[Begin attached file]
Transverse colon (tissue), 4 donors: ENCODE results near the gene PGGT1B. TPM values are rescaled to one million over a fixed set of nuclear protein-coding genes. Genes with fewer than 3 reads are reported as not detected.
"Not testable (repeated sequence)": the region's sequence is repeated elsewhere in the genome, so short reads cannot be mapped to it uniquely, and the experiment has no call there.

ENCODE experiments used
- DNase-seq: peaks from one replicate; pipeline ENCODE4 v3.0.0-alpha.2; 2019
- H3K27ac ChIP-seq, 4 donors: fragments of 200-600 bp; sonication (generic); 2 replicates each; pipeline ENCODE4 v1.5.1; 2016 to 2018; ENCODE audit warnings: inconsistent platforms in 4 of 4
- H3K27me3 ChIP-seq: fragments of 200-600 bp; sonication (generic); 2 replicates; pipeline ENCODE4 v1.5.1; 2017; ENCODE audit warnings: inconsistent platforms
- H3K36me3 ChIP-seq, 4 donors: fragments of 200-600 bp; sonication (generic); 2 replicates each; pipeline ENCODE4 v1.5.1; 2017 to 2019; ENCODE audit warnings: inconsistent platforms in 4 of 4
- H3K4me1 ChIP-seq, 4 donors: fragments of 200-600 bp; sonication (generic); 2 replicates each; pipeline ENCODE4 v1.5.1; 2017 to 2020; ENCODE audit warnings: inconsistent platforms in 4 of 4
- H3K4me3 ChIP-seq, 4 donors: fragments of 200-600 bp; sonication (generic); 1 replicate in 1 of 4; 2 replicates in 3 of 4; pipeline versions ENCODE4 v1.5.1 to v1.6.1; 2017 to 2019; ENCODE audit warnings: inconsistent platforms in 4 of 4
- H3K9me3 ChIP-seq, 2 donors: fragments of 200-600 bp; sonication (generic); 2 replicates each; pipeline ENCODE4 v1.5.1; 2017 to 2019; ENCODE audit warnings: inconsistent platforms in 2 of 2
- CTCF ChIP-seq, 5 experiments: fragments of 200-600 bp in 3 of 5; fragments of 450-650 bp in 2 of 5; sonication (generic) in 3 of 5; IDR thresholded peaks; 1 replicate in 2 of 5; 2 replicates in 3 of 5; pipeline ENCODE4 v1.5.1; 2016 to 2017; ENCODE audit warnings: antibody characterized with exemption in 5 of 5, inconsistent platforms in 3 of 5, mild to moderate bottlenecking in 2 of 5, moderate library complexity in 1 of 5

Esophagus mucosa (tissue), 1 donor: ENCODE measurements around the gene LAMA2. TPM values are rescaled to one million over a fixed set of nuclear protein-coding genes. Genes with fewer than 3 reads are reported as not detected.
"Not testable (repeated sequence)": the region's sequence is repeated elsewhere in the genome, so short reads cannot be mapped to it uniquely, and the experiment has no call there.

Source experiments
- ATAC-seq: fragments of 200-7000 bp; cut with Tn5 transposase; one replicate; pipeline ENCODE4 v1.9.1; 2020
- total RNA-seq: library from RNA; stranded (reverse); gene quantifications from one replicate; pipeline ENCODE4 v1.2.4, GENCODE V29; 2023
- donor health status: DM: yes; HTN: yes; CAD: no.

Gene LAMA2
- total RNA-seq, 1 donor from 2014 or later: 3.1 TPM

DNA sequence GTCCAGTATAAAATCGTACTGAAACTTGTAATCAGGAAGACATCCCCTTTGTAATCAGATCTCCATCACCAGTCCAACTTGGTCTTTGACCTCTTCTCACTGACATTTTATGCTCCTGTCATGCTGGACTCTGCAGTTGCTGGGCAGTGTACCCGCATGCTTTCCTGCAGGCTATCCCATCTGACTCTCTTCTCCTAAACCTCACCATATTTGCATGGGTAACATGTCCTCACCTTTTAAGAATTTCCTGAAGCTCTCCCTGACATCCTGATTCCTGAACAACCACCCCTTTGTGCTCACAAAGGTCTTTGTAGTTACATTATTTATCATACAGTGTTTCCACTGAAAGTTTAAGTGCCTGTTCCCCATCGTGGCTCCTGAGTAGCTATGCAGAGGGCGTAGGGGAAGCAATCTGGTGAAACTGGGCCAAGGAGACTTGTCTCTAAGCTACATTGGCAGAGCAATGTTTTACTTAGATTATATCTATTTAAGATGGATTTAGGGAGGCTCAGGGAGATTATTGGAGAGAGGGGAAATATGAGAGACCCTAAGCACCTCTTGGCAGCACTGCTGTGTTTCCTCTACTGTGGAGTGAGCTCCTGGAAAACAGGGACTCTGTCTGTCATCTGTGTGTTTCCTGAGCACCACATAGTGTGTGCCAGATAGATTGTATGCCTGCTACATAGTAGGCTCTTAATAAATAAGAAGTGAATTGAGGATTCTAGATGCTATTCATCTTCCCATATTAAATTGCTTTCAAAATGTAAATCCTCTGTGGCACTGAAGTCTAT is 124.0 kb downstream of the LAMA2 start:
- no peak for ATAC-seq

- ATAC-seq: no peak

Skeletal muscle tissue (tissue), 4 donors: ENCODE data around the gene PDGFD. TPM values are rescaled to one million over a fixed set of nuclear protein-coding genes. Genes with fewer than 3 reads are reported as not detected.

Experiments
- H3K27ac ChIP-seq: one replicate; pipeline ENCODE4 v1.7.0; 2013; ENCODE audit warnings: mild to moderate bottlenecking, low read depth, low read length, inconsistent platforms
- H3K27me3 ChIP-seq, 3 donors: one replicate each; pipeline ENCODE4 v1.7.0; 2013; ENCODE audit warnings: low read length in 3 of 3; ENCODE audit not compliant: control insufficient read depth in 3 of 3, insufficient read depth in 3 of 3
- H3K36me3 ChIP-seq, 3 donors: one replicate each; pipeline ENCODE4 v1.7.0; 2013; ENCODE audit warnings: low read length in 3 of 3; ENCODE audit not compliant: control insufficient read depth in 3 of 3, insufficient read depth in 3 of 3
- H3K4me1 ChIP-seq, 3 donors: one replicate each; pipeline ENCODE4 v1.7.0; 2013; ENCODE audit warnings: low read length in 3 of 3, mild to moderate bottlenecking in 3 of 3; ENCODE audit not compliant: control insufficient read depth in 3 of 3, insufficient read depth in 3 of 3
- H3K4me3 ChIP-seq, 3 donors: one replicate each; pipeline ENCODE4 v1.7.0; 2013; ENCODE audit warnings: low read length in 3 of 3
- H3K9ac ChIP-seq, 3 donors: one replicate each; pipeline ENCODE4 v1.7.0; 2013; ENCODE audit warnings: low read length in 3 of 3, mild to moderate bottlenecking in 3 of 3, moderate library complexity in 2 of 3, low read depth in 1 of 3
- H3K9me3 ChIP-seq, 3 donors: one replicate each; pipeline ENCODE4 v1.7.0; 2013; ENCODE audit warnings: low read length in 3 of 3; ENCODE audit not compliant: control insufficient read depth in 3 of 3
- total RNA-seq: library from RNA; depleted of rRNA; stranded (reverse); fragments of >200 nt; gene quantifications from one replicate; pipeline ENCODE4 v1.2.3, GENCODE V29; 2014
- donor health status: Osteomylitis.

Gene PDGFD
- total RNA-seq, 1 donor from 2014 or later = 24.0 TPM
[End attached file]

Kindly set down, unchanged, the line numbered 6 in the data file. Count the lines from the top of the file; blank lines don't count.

- H3K27me3 ChIP-seq: fragments of 200-600 bp; sonication (generic); 2 replicates; pipeline ENCODE4 v1.5.1; 2017; ENCODE audit warnings: inconsistent platforms